Christopher Dillon and Charles Hulin, 2000
The following ideas came from a brain-storming session about how to witness in and around our music-making.
1. Perform works that are overtly Christian in their themes.
2. Be discriminating in repertoire choice. Ask yourself: Why would I perform/write this work? Will it be an edifying experience for those who will hear it?
3. If your teacher or colleague asks about your ideas regarding a piece of music, and your ideas involve things of the spirit, share them. This can be an opportunity to share how the work fits into your worldview. Sometimes, teachers and colleagues will shed new light on your ideas.
4. When faith plays a major role in how you make your musical and life decisions, be honest about it when teachers and colleagues ask.
5. As a teacher, you can study works with Christian texts.
6. As a student, you can ask for teachers to comment on the meaning of texts and their relationship to the music.
7. You can discuss the spiritual implications of music through with your audience members through program notes or speaking directly to them.
8. Playing “worship encores” can take the focus off of the performer and transition the audience from the excitement of performance to the holy callings of their daily lives. A worship encore is something modest that can be played with humility and with an attitude of worship.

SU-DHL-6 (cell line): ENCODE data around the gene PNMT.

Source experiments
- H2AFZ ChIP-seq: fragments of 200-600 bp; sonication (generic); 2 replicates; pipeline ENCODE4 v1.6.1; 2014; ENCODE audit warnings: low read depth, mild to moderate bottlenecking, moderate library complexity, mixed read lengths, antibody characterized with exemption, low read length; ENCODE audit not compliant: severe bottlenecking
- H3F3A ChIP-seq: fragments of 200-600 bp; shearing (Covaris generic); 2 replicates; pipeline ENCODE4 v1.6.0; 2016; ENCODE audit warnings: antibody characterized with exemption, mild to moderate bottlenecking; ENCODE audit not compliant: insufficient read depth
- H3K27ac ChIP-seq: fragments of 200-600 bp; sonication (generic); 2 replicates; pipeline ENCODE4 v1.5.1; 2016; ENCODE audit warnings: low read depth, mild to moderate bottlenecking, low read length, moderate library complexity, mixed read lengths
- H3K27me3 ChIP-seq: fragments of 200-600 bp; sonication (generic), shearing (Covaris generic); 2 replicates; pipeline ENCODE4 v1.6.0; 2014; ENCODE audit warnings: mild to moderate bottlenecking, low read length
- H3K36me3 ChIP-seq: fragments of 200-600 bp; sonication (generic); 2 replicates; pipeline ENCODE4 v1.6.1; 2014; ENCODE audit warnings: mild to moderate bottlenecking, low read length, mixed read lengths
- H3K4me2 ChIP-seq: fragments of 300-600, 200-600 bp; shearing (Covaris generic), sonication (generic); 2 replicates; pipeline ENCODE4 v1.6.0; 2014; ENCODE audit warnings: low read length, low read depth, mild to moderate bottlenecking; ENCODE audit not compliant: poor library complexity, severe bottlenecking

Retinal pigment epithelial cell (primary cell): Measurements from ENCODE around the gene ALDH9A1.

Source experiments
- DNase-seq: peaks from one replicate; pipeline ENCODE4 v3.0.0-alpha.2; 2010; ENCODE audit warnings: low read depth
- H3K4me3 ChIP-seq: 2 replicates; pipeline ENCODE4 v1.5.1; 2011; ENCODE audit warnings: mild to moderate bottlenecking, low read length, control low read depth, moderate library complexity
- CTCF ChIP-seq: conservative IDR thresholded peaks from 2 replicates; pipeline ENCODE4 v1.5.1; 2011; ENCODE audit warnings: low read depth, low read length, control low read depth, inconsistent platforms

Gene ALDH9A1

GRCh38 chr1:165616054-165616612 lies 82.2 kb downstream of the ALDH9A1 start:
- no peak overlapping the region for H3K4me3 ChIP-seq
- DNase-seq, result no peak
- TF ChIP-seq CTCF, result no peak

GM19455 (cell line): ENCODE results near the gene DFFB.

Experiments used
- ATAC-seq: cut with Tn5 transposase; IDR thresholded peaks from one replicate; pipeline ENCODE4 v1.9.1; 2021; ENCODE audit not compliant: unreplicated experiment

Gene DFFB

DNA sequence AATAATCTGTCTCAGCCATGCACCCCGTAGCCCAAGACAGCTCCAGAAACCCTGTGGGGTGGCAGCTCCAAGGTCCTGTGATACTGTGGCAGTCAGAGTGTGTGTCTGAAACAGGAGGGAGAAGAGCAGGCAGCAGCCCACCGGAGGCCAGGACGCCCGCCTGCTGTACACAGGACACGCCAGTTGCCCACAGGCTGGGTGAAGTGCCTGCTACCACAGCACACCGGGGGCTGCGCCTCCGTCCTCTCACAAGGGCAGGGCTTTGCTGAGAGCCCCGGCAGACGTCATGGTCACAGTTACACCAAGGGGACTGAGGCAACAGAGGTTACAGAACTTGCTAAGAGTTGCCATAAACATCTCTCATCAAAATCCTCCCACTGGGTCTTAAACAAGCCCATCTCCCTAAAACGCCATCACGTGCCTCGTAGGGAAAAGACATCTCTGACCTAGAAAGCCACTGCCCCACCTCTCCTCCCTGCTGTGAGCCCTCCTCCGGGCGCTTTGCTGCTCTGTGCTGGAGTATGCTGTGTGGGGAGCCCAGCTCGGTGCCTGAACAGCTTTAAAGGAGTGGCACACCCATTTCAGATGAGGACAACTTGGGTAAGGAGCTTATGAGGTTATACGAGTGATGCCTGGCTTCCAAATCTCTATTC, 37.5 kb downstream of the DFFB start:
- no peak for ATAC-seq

9. Works that somehow reference evil might also point to God in a negative way. Notice how these suggestions of evil are worked out musically. Some works serve as critiques of the evil to which it seems they refer. Some works seem to collapse under the weight of their disturbing content. Other works, still, may define something about God by outlining things that God is not. Through prayerful interpretation, the striking qualities of musical materpieces can be shared in broader contexts. For example, while Wagner’s “Liebestod” has a very specific meaning in the drama of the opera, it might
also resonate with the beauty of a love that is divine and self-sacrificing.
10. Include your faith in your bio.
11. Do your work as unto Christ.
12. Do your work with joy, peace, and patience.
13. Look for opportunities to pray with teaching and performing colleagues.